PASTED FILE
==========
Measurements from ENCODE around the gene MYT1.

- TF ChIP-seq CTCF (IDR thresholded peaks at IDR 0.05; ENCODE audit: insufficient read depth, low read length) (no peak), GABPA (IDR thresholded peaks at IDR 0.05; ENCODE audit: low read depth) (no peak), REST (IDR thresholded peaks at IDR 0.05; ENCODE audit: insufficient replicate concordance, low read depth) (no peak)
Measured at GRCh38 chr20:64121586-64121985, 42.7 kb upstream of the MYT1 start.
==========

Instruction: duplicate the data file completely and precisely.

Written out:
Measurements from ENCODE around the gene MYT1.

- TF ChIP-seq CTCF (IDR thresholded peaks at IDR 0.05; ENCODE audit: insufficient read depth, low read length) (no peak), GABPA (IDR thresholded peaks at IDR 0.05; ENCODE audit: low read depth) (no peak), REST (IDR thresholded peaks at IDR 0.05; ENCODE audit: insufficient replicate concordance, low read depth) (no peak)
Measured at GRCh38 chr20:64121586-64121985, 42.7 kb upstream of the MYT1 start.